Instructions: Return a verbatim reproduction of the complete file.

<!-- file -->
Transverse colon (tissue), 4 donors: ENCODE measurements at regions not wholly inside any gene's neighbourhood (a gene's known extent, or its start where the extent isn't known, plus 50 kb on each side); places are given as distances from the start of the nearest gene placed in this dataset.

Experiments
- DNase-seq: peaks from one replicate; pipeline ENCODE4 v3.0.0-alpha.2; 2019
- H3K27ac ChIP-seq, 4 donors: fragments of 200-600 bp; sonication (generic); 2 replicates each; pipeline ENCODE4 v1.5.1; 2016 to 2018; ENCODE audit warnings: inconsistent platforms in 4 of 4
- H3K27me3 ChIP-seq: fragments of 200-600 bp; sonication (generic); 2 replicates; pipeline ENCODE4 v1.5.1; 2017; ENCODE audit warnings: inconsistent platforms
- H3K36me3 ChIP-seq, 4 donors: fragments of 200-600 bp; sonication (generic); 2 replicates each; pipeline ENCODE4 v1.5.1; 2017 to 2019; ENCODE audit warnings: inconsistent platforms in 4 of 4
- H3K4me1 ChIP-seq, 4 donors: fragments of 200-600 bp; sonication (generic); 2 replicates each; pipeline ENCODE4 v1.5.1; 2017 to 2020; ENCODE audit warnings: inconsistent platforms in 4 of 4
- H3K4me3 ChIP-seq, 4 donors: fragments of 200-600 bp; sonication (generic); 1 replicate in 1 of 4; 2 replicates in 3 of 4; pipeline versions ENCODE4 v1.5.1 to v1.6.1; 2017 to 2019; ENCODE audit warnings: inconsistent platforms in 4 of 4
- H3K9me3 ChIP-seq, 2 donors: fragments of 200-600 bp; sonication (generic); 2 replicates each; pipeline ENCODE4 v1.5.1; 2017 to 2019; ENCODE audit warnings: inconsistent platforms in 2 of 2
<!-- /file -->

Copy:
Transverse colon (tissue), 4 donors: ENCODE measurements at regions not wholly inside any gene's neighbourhood (a gene's known extent, or its start where the extent isn't known, plus 50 kb on each side); places are given as distances from the start of the nearest gene placed in this dataset.

Experiments
- DNase-seq: peaks from one replicate; pipeline ENCODE4 v3.0.0-alpha.2; 2019
- H3K27ac ChIP-seq, 4 donors: fragments of 200-600 bp; sonication (generic); 2 replicates each; pipeline ENCODE4 v1.5.1; 2016 to 2018; ENCODE audit warnings: inconsistent platforms in 4 of 4
- H3K27me3 ChIP-seq: fragments of 200-600 bp; sonication (generic); 2 replicates; pipeline ENCODE4 v1.5.1; 2017; ENCODE audit warnings: inconsistent platforms
- H3K36me3 ChIP-seq, 4 donors: fragments of 200-600 bp; sonication (generic); 2 replicates each; pipeline ENCODE4 v1.5.1; 2017 to 2019; ENCODE audit warnings: inconsistent platforms in 4 of 4
- H3K4me1 ChIP-seq, 4 donors: fragments of 200-600 bp; sonication (generic); 2 replicates each; pipeline ENCODE4 v1.5.1; 2017 to 2020; ENCODE audit warnings: inconsistent platforms in 4 of 4
- H3K4me3 ChIP-seq, 4 donors: fragments of 200-600 bp; sonication (generic); 1 replicate in 1 of 4; 2 replicates in 3 of 4; pipeline versions ENCODE4 v1.5.1 to v1.6.1; 2017 to 2019; ENCODE audit warnings: inconsistent platforms in 4 of 4
- H3K9me3 ChIP-seq, 2 donors: fragments of 200-600 bp; sonication (generic); 2 replicates each; pipeline ENCODE4 v1.5.1; 2017 to 2019; ENCODE audit warnings: inconsistent platforms in 2 of 2